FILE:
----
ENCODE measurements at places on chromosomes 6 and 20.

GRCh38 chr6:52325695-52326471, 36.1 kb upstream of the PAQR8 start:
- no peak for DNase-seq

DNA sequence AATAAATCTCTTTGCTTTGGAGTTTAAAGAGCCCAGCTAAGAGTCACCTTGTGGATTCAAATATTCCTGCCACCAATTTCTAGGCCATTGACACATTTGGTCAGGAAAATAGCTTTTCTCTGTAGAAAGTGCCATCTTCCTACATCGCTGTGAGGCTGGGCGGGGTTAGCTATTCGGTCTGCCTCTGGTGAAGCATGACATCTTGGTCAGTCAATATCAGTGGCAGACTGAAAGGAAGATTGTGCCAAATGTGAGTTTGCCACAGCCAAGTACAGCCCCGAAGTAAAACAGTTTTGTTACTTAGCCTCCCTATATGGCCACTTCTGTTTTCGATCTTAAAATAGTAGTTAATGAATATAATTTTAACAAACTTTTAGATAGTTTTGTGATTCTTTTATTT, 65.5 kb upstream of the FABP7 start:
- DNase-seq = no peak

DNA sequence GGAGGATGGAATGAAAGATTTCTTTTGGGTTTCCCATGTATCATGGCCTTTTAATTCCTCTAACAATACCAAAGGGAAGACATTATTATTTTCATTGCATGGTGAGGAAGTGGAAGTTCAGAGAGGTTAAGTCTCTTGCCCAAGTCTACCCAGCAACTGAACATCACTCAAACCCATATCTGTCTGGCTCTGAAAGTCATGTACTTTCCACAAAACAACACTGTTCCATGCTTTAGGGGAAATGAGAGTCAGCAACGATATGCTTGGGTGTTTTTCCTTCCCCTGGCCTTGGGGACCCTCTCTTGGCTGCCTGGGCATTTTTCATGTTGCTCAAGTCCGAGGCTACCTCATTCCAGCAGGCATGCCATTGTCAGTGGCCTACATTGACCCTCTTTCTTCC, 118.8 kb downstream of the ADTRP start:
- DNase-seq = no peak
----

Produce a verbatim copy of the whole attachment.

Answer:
ENCODE measurements at places on chromosomes 6 and 20.

GRCh38 chr6:52325695-52326471, 36.1 kb upstream of the PAQR8 start:
- no peak for DNase-seq

DNA sequence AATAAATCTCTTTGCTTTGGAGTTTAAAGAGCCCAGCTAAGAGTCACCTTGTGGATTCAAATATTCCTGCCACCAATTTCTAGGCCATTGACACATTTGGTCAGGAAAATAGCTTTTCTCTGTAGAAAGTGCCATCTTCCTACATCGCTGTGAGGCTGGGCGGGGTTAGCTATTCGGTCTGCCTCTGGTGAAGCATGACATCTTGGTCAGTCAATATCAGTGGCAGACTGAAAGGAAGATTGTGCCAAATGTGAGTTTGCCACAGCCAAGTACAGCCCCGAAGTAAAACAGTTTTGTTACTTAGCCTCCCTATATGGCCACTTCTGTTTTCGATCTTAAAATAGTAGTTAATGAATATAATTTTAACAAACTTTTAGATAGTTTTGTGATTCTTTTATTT, 65.5 kb upstream of the FABP7 start:
- DNase-seq = no peak

DNA sequence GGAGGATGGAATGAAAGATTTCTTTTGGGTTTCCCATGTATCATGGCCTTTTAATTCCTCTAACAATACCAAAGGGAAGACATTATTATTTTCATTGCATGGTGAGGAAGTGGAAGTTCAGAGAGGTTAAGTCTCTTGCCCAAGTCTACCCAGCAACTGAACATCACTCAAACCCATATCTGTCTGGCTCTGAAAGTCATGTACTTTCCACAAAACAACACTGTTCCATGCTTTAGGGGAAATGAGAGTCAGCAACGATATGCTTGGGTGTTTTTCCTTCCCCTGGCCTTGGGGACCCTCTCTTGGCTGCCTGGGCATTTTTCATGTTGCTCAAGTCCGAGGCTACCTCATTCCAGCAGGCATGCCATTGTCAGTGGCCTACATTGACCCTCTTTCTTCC, 118.8 kb downstream of the ADTRP start:
- DNase-seq = no peak